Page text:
Volunteer rides to honor veterans

John Babcock has been in and around the military since he was born.

A self-described “Navy brat,” his childhood was spent around the northeast. Once he graduated from high school, he spent about five years in the U.S. Army serving overseas before his discharge in 1968.

Now the Winchester resident and his wife Kathy spend much of their time working with groups that serve veterans, including the Patriot Guard Riders.

The group, which operates across the country, started in 2005 as other groups began protesting veterans’ funerals.

Though many of the Patriot Guard are veterans and ride motorcycles,

neither is required for membership, Babcock said.

“I just wanted to do something to honor veterans for their service,” he said. “I’ve been trying for a number of years to do things to honor veterans. One thing led to another and another, and it’s been cool.”

Babcock said he’s participated in about 100 “missions” for veterans’ funerals throughout Kentucky since he joined the guard about five years ago. During the funeral service, Babcock and the other riders will give a final salute for the veteran, he said. They also place American flags around and inside the funeral home.

Though he hasn’t had a motorcycle since he was a young man, he drives his GMC Yukon Denali to accompany the hearse in the funeral procession to the veteran’s final resting place, he said.

“We’re known in the Patriot Guard as a cage,” he said. “We’re a support vehicle. We are so blessed to be able to support” veterans.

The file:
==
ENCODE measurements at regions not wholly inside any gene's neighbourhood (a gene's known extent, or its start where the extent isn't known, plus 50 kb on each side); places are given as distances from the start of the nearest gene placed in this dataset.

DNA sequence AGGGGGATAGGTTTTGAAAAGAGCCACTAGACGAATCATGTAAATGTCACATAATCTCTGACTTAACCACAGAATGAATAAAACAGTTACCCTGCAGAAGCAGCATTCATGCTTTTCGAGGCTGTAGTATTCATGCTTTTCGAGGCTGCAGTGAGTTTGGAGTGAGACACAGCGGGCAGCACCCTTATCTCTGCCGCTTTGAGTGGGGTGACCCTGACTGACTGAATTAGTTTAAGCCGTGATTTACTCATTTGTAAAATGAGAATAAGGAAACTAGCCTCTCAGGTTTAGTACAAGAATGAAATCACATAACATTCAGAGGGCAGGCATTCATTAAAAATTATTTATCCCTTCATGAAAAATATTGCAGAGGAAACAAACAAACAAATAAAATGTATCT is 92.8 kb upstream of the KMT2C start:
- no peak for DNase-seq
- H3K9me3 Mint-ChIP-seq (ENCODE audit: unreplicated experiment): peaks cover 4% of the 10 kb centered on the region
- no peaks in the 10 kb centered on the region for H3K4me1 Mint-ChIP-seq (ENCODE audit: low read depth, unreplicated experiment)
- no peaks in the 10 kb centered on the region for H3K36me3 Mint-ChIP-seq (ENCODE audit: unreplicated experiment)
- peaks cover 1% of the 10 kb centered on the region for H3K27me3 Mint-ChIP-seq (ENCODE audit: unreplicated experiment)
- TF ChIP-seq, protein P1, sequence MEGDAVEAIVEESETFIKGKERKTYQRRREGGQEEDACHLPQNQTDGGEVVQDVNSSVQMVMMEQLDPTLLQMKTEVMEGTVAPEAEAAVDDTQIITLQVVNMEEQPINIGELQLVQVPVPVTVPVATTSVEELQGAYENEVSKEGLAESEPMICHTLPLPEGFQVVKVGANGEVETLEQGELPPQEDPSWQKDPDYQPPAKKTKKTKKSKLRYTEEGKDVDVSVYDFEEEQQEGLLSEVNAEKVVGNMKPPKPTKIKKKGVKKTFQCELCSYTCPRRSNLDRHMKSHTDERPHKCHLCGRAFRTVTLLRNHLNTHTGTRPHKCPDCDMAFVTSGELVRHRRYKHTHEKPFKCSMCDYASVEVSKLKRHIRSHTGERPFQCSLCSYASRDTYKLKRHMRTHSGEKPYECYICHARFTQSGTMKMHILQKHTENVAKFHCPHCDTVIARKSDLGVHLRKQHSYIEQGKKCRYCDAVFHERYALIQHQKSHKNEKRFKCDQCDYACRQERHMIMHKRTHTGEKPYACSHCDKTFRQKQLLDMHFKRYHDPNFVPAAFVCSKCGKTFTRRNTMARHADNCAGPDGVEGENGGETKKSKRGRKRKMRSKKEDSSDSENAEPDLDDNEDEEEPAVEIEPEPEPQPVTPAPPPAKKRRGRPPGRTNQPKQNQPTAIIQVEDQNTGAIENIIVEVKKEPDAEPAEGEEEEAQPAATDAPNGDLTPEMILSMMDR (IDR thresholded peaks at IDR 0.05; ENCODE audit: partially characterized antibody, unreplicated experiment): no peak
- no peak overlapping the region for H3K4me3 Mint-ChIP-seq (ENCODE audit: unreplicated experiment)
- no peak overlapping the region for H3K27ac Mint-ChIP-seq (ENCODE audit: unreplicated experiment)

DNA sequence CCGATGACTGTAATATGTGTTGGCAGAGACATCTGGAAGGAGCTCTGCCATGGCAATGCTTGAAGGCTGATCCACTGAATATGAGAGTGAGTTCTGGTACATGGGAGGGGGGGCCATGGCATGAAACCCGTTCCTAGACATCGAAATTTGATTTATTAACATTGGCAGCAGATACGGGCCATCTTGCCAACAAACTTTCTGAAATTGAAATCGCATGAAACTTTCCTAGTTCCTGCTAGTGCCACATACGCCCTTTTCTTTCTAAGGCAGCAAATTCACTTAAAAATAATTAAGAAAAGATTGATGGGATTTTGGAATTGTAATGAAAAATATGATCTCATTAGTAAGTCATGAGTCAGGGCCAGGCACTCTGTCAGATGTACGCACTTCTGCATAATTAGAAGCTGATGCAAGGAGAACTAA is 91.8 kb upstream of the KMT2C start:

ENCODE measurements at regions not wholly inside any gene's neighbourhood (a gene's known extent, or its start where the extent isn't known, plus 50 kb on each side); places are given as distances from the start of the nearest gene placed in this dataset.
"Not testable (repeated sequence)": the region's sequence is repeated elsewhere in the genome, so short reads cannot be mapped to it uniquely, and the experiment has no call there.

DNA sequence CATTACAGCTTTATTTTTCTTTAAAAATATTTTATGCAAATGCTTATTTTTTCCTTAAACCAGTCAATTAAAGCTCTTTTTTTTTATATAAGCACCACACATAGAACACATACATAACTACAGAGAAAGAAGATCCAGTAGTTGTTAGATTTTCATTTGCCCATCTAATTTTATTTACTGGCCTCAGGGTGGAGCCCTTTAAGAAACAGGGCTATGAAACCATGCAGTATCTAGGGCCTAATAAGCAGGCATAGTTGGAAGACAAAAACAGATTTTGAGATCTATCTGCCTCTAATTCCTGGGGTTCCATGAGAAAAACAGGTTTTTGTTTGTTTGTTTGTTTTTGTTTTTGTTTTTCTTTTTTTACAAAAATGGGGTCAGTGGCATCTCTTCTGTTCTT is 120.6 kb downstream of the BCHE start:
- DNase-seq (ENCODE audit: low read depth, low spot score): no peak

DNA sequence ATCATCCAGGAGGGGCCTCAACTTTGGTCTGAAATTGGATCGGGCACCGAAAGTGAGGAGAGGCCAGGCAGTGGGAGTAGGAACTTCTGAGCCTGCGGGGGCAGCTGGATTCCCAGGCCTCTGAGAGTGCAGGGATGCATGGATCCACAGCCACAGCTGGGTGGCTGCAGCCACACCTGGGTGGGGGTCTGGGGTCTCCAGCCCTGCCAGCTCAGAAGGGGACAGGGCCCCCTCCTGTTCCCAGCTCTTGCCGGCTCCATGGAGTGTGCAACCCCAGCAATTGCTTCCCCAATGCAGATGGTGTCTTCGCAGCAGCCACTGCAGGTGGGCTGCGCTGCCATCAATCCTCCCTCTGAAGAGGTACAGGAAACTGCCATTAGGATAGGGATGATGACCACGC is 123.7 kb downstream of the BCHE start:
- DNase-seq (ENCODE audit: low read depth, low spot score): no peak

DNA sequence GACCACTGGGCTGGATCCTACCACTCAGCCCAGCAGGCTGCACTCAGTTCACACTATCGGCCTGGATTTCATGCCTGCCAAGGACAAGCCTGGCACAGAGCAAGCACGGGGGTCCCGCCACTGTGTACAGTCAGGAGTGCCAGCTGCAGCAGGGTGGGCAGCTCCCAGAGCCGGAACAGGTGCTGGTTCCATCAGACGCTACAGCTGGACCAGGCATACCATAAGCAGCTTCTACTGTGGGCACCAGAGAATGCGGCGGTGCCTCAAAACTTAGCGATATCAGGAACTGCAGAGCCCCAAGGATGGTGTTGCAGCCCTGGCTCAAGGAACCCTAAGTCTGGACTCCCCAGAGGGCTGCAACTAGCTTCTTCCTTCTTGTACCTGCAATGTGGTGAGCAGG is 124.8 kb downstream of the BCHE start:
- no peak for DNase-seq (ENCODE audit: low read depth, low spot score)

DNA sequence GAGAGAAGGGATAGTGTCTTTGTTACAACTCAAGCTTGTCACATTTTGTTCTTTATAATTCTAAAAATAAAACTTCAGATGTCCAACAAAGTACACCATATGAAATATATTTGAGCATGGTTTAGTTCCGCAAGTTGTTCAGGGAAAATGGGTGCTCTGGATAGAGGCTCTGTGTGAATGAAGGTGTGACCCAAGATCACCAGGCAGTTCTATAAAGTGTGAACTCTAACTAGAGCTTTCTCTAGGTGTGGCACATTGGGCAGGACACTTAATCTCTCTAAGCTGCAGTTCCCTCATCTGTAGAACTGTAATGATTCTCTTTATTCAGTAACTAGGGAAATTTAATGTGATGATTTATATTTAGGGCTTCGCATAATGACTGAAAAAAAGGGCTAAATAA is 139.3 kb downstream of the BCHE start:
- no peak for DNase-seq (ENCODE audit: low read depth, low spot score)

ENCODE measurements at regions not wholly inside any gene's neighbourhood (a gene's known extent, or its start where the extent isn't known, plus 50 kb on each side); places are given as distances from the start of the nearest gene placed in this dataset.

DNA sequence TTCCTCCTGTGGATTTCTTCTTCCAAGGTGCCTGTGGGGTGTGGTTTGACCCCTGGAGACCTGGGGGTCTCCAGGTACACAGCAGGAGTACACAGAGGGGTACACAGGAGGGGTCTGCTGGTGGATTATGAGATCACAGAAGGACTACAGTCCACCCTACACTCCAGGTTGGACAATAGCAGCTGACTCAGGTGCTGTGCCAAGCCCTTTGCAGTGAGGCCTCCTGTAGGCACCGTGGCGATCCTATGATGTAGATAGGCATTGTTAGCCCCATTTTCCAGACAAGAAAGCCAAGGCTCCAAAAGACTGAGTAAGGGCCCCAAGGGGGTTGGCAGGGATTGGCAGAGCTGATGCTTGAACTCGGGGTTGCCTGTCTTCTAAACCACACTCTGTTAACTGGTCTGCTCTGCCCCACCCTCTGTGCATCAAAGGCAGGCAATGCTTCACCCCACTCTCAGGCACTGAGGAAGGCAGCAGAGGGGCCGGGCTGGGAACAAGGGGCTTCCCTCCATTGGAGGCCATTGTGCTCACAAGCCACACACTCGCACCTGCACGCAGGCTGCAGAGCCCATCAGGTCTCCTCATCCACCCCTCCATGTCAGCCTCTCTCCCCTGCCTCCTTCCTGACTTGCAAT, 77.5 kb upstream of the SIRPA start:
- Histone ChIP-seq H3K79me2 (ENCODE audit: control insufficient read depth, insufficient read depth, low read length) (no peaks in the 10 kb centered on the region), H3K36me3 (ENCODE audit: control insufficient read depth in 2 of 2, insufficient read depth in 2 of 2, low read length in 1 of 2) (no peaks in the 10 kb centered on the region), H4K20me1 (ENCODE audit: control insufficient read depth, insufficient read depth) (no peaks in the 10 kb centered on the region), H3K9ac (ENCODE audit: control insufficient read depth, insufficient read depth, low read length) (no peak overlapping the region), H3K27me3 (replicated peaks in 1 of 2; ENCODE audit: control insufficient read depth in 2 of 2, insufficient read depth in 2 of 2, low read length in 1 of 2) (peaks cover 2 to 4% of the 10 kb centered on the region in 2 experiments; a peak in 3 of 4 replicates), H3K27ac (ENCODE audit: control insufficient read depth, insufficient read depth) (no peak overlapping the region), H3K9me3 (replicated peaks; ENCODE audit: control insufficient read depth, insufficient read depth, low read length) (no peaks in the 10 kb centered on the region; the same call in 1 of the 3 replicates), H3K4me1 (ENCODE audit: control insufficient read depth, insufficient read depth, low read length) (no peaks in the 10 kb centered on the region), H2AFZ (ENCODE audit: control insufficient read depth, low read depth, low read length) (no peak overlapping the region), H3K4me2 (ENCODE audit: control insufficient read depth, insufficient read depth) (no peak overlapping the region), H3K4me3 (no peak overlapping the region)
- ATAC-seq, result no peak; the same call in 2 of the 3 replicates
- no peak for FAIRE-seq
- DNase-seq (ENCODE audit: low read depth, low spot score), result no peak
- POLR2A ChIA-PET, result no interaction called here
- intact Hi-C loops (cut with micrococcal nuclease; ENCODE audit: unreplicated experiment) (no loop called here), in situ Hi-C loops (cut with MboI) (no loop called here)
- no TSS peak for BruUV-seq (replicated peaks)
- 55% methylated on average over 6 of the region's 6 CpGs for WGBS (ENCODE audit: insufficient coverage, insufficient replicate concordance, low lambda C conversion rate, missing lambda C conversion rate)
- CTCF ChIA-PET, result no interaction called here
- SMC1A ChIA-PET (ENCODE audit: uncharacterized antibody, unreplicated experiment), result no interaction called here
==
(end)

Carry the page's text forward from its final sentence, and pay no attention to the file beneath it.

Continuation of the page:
Babcock also volunteers with several other veterans groups including Honor Flight, which takes veterans on a one-day trip to Washington, D.C. to see the service and war memorials, Mission Restore Bronze which restores veterans’ bronze grave markers and head stones, and USA Cares, which supports veterans in a variety of ways, he said.

“It’s really, really a blessing to be involved with that,” he said.

He is also an honorary member of Rolling Thunder, which is involved in issues for prisoners of war and missing-in-action soldiers.

“”We’re excited about President Trump meeting with North Korea because we’ll get some of our veterans back,” he said. “Once we find out they are being returned, Patriot Guard Steps up and it becomes an honor mission.”

Babcock also works with several projects at Grace Bible Church, but the veterans causes are near and dear.

“(It’s) the respect and love for the veterans,” he said. “We’re just a little grain of sand involved in this.”